I’m not done searching yet, on either side of the family. The Taylors on my dad’s side who settled in the Scottish-populated mountains of North Carolina are a mystery as well — people who share my common ancestor Moses Taylor have said they were English, but a many times removed cousin I met several years ago at the Grandfather Mountain Highland Games — a Taylor from the same region who is also descended from Pvt. Moses Taylor — has been raised knowing he was Scottish.
It’s tough to track people into the past, to follow the footsteps of bloodlines and names and hope to strike family among thousands of faces. In many cases, you can never know for sure when you get back far enough that Social Security numbers were nonexistent and almost all countries had kings in lieu of prime ministers and president, parliaments and congresses.
And yet the drive to find them is still strong. On my father’s side, it’s the Powells I want to find the most. We know they came from Wales, but that’s all. They are, like the ghostly Scots, but ghosts in a murky and distant past who sought a new life in a new world. They say a Scot is a Scot even unto a hundred generations. I haven’t had to go back a hundred yet, and I know who I am.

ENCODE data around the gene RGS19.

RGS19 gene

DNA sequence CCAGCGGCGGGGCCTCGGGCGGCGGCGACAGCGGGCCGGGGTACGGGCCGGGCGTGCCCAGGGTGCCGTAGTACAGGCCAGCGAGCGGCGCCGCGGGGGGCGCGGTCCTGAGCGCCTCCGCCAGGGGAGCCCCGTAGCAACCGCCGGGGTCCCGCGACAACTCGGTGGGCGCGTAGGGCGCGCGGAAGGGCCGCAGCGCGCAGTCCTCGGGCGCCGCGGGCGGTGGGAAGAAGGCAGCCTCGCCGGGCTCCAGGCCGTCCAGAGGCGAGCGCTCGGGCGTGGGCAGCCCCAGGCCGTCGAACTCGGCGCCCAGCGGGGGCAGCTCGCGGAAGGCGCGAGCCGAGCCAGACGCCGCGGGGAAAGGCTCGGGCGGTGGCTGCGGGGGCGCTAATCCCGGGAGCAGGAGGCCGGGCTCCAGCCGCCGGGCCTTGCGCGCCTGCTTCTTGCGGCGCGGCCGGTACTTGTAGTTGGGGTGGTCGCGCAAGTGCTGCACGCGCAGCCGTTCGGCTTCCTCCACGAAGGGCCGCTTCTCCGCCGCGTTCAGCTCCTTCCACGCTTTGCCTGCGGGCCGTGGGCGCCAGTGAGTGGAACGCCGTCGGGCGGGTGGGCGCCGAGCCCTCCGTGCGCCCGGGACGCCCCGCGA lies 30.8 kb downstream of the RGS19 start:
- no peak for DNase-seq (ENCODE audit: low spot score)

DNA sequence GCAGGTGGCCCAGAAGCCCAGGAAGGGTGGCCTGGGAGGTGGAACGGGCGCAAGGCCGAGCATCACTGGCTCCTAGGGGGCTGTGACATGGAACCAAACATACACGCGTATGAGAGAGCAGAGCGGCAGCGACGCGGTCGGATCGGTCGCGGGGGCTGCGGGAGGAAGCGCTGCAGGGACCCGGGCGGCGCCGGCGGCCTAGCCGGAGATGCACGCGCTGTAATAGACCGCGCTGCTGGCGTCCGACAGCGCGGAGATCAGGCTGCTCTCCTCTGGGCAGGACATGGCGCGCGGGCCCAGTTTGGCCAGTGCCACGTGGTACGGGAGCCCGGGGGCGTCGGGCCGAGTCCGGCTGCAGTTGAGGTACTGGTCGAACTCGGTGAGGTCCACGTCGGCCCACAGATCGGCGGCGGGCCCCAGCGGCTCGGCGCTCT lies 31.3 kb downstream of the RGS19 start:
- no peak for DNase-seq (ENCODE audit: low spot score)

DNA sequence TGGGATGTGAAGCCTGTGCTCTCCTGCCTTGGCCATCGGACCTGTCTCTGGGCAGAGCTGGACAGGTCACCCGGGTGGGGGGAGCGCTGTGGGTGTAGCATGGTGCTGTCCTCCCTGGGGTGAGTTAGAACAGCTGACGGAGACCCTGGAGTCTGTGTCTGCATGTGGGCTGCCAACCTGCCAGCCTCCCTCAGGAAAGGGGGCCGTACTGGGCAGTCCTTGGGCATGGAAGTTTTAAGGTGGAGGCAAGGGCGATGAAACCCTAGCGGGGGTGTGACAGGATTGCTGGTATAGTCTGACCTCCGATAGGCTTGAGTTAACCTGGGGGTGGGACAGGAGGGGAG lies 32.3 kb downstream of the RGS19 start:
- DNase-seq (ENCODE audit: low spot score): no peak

I want to know who they were. I want to know where they came from and why they came here. I’m an historian, after all. And history is all about the people and the why — it’s how the psychology of a human being becomes the psychology of nations. So I’ll keep reaching my fingers back into the folds of time before this country was a country. I’ll see if I can find the people who helped birth it, and who birthed me hundreds of years after their struggles.
Wish me luck.
Have you ever tried to track down your ancestry? What oral traditions have your families left you about your history?